The introduction of "Mobile Usability: How Nokia Changed the Face of the Mobile Phone" by Lindholm, Keinonen and Kiljander features this interesting excerpt:
"the only way to get a working assumption of what the technology enable us to do and how they are likely to be used is to be involved in these projects long enough. Even then, educated guesses and developed intuitions are only approximate. Something that was supposed to be easy to implement turns out to be practically impossible. Sometimes, the opposite occurs. Solutions that were originally postponed to allow technology to catch up are suddenly realized in unexpected ways"
Why do I blog this? This quote is an interesting summary of what I believe as it covers different aspects:
- The importance to have a long-term involvement in an organization which design something: I personally work with a french video game studio for 7 years and it strikes me how much I learn in the long run and not through short gigs on their projects. For example, it's been almost from the beginning that we discuss the usability test and user experience field study ideas. It took us approximately 4 years to turn what was "user research as a R&D project" into "user research in the production pipe-line". The time to convince people, to show the value of user research, the importance to insert it in the production process, and finally to get some funding to make it accepted...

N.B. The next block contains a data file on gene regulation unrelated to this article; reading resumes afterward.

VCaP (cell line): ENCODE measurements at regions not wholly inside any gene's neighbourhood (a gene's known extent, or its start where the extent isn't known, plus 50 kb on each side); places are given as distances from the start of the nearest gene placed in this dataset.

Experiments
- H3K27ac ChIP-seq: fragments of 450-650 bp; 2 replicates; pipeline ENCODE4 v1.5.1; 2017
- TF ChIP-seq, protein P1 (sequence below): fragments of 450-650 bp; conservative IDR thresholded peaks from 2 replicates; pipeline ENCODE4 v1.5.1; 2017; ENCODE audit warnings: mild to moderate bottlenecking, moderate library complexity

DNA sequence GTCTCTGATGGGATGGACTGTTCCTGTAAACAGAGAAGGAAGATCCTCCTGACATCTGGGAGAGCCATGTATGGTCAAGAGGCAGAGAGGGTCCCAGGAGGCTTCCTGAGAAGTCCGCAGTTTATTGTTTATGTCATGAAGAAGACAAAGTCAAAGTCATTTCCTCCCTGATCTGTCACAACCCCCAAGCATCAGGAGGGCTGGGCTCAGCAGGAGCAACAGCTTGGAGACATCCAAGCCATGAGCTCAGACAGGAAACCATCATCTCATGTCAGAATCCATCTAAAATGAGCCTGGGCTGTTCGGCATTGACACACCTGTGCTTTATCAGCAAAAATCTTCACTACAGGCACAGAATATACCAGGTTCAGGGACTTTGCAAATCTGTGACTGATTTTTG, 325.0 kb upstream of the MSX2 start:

- The notion of "educated guess" and "developed intuitions" is important. For that matter, I like how Jan Chipchase frame the results form his work: not facts but "informed opinions". Although the quote does not refer to user research, I find an interesting pattern here in the sense that knowledge construction about the evolution of technology is rarely absolute. There are contingencies and idiosyncrasies that plays an important role.
- The difficulty in forecasting results because the world is a complex system.
- The importance of time: innovation is slow, change takes time and as foresight researchers say, we always tend to overestimate the short term and minimize the long term (tail).